Charlotte’s Web (CWBHF) recently announced it added grocery giant Kroger (KR) to its growing list of retail outlets it will sell CBD products through. That will add another 1,350 outlets to its already impressive retail distributor base.
Deanie Elsner, CEO of Charlotte’s Web, said this about the deal:
“Since its founding, Charlotte’s Web has been on a mission to make CBD products available for as many people as possible. This distribution reach through Kroger’s market leading network of grocery stores is an enormous contributor to our mission…”
With Brightfield Group projecting CBD sales to soare to $22 billion by 2022, Charlotte’s Web is positioning itself to take a nice chunk of that revenue.
The biggest question concerning CBD to me is whether or not the estimated growth in sales is too optimistic, and expectations need to be lowered.
CBD growth expectations
The first thing to consider in regard to CBD growth expectations is if the $22 billion revenue projection is overly optimistic, within the short time frame it is expected to reach that level, which less than 30 months.
Also important in relationship to Charlotte’s Web is not only what percentage of that revenue it’ll grab, but if it will be able to brand itself via a variety of CBD products to allow it to stand out in the minds of consumers. It’s one thing for CBD sales to soar, it’s another thing for a company to separate itself in the minds of consumers against their competitors. CBD could easily, in general, become a commodity market that competes primarily on price.
That’s why I remind investors continually that CBD should be considered similar to the vitamin and supplement markets. It’s going to cater in some degree to the same type of customers, and since government entities like the FDA don’t allow CBD products to be touted as cures or treatments for diseases, it makes it harder to pull away from the pack.
That’s why Charlotte’s Web need to offer CBD products to the market based upon what consumers determine the value of specific products are to their health. That’s how the vitamin and supplement markets work.
Beyond compelling packaging, Charlotte’s Web will have to find ways to convince consumers some of their CBD products are worth a higher price point.
One way it is doing that is in the types of partners it will distribute through, such as Kroger. Even so, some of its competitors have done the same, so in going head-to-head with its major competitors, investors will need to identify how the company will differentiate from the plethora of products offered by a growing number of companies.
Those best able to brand should be able to not only generate the most revenue, but also wider margins and stronger earnings, because consumers are willing to pay a premium for their products.
Charlotte’s Web’s distribution reach
With the addition of Kroge to its distribution network, Charlotte’s Web now has 5 major retailers it’s distributing through, along with a number of specialty retailers. It now has a presence in over 8,000 U.S. locations it can distribute its CBD products through.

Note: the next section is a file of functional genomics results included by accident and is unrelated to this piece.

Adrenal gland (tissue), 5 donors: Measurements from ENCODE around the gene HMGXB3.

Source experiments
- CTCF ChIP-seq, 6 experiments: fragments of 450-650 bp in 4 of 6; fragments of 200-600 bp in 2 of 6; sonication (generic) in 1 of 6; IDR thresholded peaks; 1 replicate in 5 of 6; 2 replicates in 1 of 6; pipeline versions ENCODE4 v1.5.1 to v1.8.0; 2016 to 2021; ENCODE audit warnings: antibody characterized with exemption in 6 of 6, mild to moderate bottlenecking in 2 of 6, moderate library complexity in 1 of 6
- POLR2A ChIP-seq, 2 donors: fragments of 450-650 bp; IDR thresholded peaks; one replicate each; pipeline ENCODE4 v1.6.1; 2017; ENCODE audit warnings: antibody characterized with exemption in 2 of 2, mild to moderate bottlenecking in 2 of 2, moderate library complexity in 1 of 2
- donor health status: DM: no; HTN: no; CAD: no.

In the Kroger universe, it will not only sell through the main grocery store bearing that name, but also via Dillons, Fred Meyer, King Soopers, Fry’s, Mariano’s, Pick ‘n Save, QFC and Smith’s, aka the Kroger Family of Stores.
What’s important isn’t the number of distribution outlets is has, but the level it can leverage those locations to generate a profit. It also has yet to prove it will be able to sustainably grow revenue and earnings at the many stores it now will sell through.
While the company claims it is “the most sought-after CBD brand,” it’s far too premature to make that claim. We’re just in the very early stages of the CBD market, and it has yet to be determined who the long-term winners will be.
Charlotte’s Web is positioned well to back up that assertion, but I believe the key will be which companies brand the best and are able to, for the most part, compete outside of the commodity CBD market.
What I mean by that is in any retail market there will be loss leaders and low priced products to get consumers to try them out, with the purpose of getting them interested in trying out premium products.
Word of mouth concerning the effect specific products have on various health conditions will be a big part of CBD winners, and that will have to come from feedback from consumers because of the restrictions by the FDA in the U.S. concerning making claims about healing and curing conditions.
I believe there will be another part of the CBD market which after research and confirmed results, will open up a potential market similar to pharaceuticals. GW Pharmaceuticals and Epidiolex are the obvious example of that.
If Charlotte’s Web ever is able to offer those type of CBD products that are considered legitimate treatments by the FDA, it would have the potential to generate billions over time.
But as the company stands today, it does have a strong foothold in the retail market, and if it is able to successfully differentiate itself from competitors, it has a strong growth trajectory ahead of it, even if the CBD market doesn’t reach $22 billion in a couple of years.
If it doesn’t drop the ball, it should reward shareholders over the next few years at least.
Charlotte’s Web has a small, but vocal camp of bullish analysts with positive expectations for the stock. Out of the 3 analysts polled by TipRanks, all 3 rate the stock a Buy. With a return potential of 27%, the stock’s 12-month consensus target price stands at C$29.50. (See Charlotte’s Web’s price targets and analyst ratings on TipRanks)